Musings of a Fondue

Misadventures of Removing a Dual Boot Setup - Part 3/3

- Disclaimer -

This is a writeup of my experience. It is not a “HOW-TO” guide. If you choose to apply the contents of this post, you do so at your own risk.

- Preamble -

Back in Step 1 - Remove Ubuntu partitions, I managed to successfully delete the Ubuntu partitions. Unfortunately, the Recovery partition lay in-between my C-drive and the new unallocated space. This prevented me from being able to add the space to the C-drive using Disk Management.

Misadventures of Removing a Dual Boot Setup - Part 2/3

- Disclaimer -

This is a writeup of my experience. It is not a “HOW-TO” guide. If you choose to apply the contents of this post, you do so at your own risk.

- Step 3 - Murphy -

More likely than not, something will go wrong. What goes wrong varies widely, and likewise how to resolve it. What follows is what failed in my case, and how I got around it.

Misadventures of Removing a Dual Boot Setup - Part 1/3

- Disclaimer -

This is a writeup of my experience. It is not a “HOW-TO” guide. If you choose to apply the contents of this post, you do so at your own risk.

- Why -

I had previously configured my computer to host two operating systems: Windows 10 and Ubuntu (Linux). However, the dual boot setup is inconvenient. Only one operating system can run at a given time. To use the other, you have to restart the computer and boot into it. As such, I almost never use my Ubuntu OS. It’s just sitting there taking up valuable disk space.

- Overview -

The standard procedure to remove a Dual Boot setup (at the time of writing) seems to be this:

  1. Remove the Ubuntu partition
  2. Repair the Windows boot loader

Simple PCB

Just a simple “led and resistor” circuit to test the end-to-end process of making a circuit board.

Unfortunately, I forgot to flip the image before printing, and only noticed after the board was already etched.


lights on

DIY PCB Etching

I wanted to learn how to etch PCBs at home. (Read as too cheap to pay someone else to do it). I was pleasantly surprised by the results.

- Board prep -

I lightly sanded the copper layer with 800 grit sandpaper (it was the finest grit I had on hand) to remove the oxide layer. I then rinsed it with water and wiped with isopropyl alcohol.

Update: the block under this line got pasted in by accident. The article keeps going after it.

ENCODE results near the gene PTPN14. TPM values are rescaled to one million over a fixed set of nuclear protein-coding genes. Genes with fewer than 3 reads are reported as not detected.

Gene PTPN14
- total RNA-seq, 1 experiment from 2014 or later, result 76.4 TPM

- Transfer -

I used the “printer toner and iron” method to transfer the design onto the copper. (Why - cheap). Steps:

  1. Tape magazine paper onto regular paper
  2. Print your design onto said magazine paper using a laser printer
    • make sure to mirror (vertical flip) the design before printing. I forgot to do this.
    • when printing, select the highest resolution (dpi) your printer offers
  3. Place the paper on top of the copper board
  4. Iron it
    • this transfers the toner to the copper board
    • I had my iron set to the highest temperature but ymmv

When it seemed like the toner had transfered, I soaked the board in water then gently peeled off the magazine. See this video for an example.

The design:

The toner transfer:
toner transfer

I then touched up spots missed by the transfer using a permanent marker:
sharpie touchup

Phone Repair: Part 2 - Screen

After what feels like years, the screen finally arrived!

I ordered the screen and frame assembly. Though it costs more and you loose the OEM frame, installation is much easier. Rather than trying to peel off the cracked screen and glue in a new one, you can “just” swap components from the old frame to the new one.

The quality of the assembly is great for a replacement and the price I paid. The flex cable looked a bit worn… maybe the screen was a salvage? The frame is of a lower quality than the OEM frame, but this is to be expected.

Tools useful for this repair:

  • spudger (essential for removing the back cover and battery)
  • heat gun (or blowdrier) for softening adhesives
  • 300LSE double sided tape (not critical but nice to have)

In the image below, I am testing that the screen works before moving components from the old frame to the new one:


Phone Repair: Part 1 - Power Button

I dropped my phone one too many times. This time the screen gave in and shattered.1 Whether related or not, my power button soon failed after and my phone was unable to boot. It would get about a second into the boot process before restarting again, as if the power button was constantly being pressed. The behaviour was the same even in recovery mode indicating that it was likely a hardware rather than software problem.

A Google search revealed that failure of the power button is a common problem with the Nexus 5. I tried the easy solution of partially disassembling the phone to get at the button and clean it, its rubber pad, and the surrounding area with isopropyl alcohol. Unsurprisingly, it didn’t work.

In my search, I came across this awesome article by Gregor van Egdom. It has a great explanation and photos of how this particular button works and why it likely fails. His solution is to replace the button. So I went ahead and ordered a replacement from Ebay ($5 with shipping from the US (I could have gotten it cheaper but I wanted it now rather than later as my phone was unusable)).

James Molloy OS Tutorial

I wanted to get my feet wet with regards to writing operating systems from the ground up. I came across this awesome tutorial by James Molloy. In it, he walks through the creation of an ultra minimal unix-like operating system.

— Setup —

Setting up my environment took quite a bit of time. The setup instructions are aimed at a Linux/macOS environment whereas I am running Windows. Luckily, Windows Subsystem for Linux (WSL) is a thing and I was able to continue along. However, there was a catch - WSL does not have a graphical user interface (GUI).1 This meant I could not use Bochs (the emulator used in the setup instructions).2